Up to 2.2 million barrels per day (bpd) of US tight oil could be unleashed in the event of a supercycle – with oil prices remaining around or above $100 per barrel – driven by growing demand and continued supply tightness, Rystad Energy predicts.
Tight oil output in the core producing regions of the US – the Permian, Eagle Ford, Niobrara, Bakken and Anadarko – in the fourth quarter of 2021 was around 7.7 million bpd, continuing an upward trend but short of the pre-pandemic levels. Production in these regions is expected to surpass the 2019 high of 8.1 million bpd by the second quarter of this year and expand further if a supercycle materializes.
If oil prices reach and remain around $100 per barrel, total production from these core regions would hit 9.9 million bpd by the fourth quarter of 2023, marking a 2.2 million bpd surge from the same quarter in 2021.
High oil prices are encouraging operators to increase production as supply from sources outside the US remains tight. Global Covid-19 concerns are waning and countries are removing or relaxing restrictions, causing a surge in demand for oil that the current supply would struggle to meet. In addition, geopolitical uncertainty in major exporting countries is worsening, threatening to disrupt trade flows amid already limited availability.
Total unconventional output – including oil, gas and natural gas liquids (NGL) – from these core US oil regions has already returned to pre-Covid-19 levels, totaling around 15.6 million boepd in the fourth quarter of 2021. Total output is expected to keep climbing and reach an all-time high of more than 16 million boepd by the end of March this year.
“Although high prices would, in theory, trigger a burst in tight oil production, acute supply chain bottlenecks, a lag between price signals and its impact on production, and winter weather-related disruptions will slow growth. Added to this are expectations that spot sand prices will rise to a $50-$70 per ton range – a level unheard of in the industry’s modern history – which will hit operators’ wallets,” says Artem Abramov, Rystad Energy’s head of shale research.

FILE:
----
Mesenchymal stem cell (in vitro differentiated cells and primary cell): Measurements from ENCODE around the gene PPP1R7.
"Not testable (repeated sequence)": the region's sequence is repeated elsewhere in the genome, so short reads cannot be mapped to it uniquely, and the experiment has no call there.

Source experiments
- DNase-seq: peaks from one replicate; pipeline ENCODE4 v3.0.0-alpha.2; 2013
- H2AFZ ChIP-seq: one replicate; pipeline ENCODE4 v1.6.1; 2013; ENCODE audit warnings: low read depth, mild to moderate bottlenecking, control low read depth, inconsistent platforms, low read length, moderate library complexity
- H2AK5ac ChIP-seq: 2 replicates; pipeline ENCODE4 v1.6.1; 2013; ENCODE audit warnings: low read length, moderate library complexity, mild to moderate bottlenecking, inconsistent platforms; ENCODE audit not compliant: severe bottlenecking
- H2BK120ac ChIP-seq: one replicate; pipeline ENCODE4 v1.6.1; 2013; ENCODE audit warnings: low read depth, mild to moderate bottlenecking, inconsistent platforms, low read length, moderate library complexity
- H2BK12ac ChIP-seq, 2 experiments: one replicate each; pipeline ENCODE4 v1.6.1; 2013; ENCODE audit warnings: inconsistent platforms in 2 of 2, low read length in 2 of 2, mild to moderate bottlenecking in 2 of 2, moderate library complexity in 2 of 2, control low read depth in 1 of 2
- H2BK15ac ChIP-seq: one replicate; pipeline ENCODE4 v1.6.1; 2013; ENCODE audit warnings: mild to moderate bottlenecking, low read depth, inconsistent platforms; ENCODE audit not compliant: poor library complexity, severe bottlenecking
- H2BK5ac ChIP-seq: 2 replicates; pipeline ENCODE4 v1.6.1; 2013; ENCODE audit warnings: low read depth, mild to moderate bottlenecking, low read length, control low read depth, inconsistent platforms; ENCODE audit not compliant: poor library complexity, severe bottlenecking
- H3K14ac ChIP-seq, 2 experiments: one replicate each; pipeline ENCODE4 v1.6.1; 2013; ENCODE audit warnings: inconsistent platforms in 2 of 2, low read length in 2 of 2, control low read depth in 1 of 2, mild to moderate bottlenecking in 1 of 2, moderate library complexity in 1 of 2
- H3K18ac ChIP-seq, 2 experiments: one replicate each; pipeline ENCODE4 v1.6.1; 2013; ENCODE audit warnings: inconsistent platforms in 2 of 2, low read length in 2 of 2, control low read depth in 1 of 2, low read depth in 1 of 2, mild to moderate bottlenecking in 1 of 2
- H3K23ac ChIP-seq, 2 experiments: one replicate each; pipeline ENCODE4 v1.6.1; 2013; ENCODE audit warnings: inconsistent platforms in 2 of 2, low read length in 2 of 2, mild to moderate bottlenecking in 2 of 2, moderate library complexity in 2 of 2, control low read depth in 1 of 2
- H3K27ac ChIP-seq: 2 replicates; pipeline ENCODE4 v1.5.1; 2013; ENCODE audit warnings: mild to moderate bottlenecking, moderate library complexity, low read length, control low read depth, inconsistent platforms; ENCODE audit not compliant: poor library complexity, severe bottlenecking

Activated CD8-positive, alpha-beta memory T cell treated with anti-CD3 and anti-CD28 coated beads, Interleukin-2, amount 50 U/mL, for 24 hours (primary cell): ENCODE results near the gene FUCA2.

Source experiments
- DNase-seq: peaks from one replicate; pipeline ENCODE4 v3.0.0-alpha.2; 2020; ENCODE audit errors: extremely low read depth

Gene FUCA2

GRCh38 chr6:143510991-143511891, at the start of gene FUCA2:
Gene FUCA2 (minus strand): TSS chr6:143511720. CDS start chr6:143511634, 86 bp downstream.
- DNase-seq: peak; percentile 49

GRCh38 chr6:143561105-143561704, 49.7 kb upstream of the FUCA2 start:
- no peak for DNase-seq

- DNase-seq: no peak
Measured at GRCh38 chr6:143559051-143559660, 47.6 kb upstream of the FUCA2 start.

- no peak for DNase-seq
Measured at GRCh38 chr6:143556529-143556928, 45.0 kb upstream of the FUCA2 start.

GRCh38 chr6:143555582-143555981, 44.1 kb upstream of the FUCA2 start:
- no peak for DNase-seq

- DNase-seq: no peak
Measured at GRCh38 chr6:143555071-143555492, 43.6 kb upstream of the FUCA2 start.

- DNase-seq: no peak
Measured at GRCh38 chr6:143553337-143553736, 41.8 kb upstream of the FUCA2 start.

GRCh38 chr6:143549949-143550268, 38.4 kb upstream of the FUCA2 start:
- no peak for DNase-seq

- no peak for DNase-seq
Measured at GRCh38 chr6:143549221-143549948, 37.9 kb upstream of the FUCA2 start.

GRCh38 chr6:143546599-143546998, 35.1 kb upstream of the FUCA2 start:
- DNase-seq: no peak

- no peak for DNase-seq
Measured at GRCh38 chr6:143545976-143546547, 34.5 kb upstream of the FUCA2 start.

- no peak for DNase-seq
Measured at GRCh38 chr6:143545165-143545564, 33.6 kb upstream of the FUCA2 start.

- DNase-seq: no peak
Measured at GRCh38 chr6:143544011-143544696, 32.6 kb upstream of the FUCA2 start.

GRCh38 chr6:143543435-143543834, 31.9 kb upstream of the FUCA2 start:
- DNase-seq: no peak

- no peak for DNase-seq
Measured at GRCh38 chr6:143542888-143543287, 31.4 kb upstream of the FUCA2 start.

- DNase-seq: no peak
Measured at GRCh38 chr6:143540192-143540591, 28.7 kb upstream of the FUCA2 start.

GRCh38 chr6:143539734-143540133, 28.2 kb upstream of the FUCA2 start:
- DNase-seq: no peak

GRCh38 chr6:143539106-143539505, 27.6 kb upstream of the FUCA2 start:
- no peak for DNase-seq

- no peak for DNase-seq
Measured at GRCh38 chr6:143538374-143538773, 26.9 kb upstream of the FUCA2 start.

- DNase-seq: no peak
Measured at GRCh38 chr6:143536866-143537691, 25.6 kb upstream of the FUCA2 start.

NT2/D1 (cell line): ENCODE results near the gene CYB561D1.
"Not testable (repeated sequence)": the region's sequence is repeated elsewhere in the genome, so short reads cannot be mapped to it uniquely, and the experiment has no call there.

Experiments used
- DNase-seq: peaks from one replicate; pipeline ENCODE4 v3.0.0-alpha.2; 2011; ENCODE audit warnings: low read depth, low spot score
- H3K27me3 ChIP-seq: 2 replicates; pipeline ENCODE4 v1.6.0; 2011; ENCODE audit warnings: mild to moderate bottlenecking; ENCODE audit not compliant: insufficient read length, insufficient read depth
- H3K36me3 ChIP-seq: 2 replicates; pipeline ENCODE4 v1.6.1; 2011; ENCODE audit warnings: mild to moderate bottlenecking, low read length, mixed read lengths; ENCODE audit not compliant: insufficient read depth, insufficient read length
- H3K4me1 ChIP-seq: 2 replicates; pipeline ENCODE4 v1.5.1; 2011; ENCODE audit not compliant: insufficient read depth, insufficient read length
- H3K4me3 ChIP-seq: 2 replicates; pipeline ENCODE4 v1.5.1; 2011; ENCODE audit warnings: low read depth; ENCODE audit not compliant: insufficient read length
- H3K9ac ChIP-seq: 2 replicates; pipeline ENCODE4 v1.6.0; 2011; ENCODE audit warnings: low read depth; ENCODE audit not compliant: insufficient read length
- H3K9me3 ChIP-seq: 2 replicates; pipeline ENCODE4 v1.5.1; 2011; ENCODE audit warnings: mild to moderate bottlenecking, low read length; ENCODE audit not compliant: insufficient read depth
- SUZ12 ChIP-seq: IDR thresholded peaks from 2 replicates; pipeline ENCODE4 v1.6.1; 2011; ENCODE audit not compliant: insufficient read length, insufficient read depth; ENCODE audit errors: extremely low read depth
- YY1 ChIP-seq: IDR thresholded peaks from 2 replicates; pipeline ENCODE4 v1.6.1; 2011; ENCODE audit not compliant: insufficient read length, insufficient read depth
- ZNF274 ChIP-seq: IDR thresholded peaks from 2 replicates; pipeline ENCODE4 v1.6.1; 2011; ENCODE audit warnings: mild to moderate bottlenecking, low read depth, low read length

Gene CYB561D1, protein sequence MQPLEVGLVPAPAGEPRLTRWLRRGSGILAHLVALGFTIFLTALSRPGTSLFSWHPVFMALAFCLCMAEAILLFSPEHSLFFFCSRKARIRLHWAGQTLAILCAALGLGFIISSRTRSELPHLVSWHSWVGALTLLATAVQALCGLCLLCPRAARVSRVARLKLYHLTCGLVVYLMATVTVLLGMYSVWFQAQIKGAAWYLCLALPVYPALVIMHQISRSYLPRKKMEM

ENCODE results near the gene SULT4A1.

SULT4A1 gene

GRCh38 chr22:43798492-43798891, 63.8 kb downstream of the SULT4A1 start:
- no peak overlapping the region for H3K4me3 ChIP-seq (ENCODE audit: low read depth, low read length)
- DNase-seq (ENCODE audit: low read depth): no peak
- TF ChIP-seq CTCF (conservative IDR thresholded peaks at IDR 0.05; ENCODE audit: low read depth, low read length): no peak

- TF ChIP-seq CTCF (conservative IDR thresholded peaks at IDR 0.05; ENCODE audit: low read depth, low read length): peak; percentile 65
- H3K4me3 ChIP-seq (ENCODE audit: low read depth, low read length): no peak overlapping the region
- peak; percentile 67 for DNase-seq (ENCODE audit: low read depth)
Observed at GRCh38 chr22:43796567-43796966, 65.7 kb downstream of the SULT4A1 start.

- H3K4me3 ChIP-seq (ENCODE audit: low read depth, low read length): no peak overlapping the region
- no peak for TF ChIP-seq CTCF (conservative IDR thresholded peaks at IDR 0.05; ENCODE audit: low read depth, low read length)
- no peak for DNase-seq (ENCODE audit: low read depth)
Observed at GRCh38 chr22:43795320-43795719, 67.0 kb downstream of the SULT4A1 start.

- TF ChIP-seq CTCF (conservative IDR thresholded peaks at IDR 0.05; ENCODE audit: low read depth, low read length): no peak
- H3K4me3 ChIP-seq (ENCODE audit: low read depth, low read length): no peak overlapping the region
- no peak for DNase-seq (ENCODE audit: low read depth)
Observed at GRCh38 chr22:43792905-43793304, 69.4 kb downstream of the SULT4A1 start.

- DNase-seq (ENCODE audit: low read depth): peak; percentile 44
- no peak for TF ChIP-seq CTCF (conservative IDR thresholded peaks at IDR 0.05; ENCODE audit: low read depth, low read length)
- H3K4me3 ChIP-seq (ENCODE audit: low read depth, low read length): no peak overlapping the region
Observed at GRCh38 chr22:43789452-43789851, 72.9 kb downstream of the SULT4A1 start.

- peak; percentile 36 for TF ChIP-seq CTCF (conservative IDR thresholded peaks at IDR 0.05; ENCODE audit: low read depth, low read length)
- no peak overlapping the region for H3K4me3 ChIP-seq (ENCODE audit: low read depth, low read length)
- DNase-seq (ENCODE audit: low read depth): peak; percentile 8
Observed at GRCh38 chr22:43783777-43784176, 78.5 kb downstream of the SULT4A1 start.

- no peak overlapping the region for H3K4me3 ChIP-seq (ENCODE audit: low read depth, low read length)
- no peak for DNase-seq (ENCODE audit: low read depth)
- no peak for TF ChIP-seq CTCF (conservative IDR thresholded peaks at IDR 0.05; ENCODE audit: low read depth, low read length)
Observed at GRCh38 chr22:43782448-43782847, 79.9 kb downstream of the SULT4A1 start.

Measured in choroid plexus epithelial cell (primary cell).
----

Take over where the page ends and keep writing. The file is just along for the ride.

Examining the possibilities
Looking at different scenarios, a price range between $70 and $100 per barrel would lead to a significant upsurge in output in the fourth quarter of 2022, while a prolonged run of $90-$100 per barrel would result in a further increase to the already recovering rig activity from the second quarter of 2022. In a $40 scenario, production will return to 2021 levels by 2024.
Looking beyond 2023, $100 WTI will allow the industry to average at an annual growth of about 960,000 bpd, from the fourth quarter of 2021 through to the fourth quarter of 2025. A $70 world will still allow for a sustainable growth cycle, but the average annual pace will be limited to about 560,000 bpd.
In a $100 per barrel scenario, a gradual deployment of additional rigs would materialize from the second quarter of this year, driven by both private operators and public independent producers. A fundamental shift in the operational philosophy of public E&Ps is emerging, with many responding to a global call on tight oil growth. Recent communications from ExxonMobil and Chevron on their ambitious Permian growth plans reaffirms this trend.
There is a marked change happening now in the Permian and some other basins, with industry sentiment becoming buoyant again. Various supply chain bottlenecks might delay the uptick in activity, but they will not act as a complete showstopper as the industry has repeatedly demonstrated that all such bottlenecks get resolved in time.
These projections cover unconventional activity in core tight oil regions of all the lower 48 states, excluding the Gulf of Mexico. For the rest of the lower 48 conventional production and condensate in shale gas regions, excluding the Gulf of Mexico, oil output has recently stabilized in the 1.7 million-1.8 million-bpd range and can even recover towards 1.9 million bpd over the next four years in a favorable price environment amid an increase in infill drilling in mature fields and a robust condensate production outlook in wet and liquids-rich parts of select gas basins. Against this backdrop, the pre-Covid-19 lower 48 oil production peak of 10.4 million bpd would be within reach already by late-2022 or early-2023.
In a $70 scenario, supply from the lower 48 states is expected to trend towards 12 million bpd by late-2025, while a sustained $100 environment will allow US onshore oil volumes to grow to 13.5 million bpd over the next four years.
By Rystad Energy
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Even a $70 Brent would have been higher than the breakeven price of shale oil at $45-$68 and yet shale drillers haven’t ventured to increase their production.
The reason is the all the sweet spots in the shale plays have been utilized and drillers are now moving to poorer and less productive spots. Another reason is that well productivity has been declining.
The fact that shale drillers haven’t been able to raise their production significantly has less to do with capital discipline and more to do with inability to do so.
The maximum shale drillers can raise their production is 200,000-300,000 barrels a day (b/d).
Dr Mamdouh G Salameh
International Oil Economist
Visiting Professor of Energy Economics at ESCP Europe Business School, London
So just forget your delusions of grandeur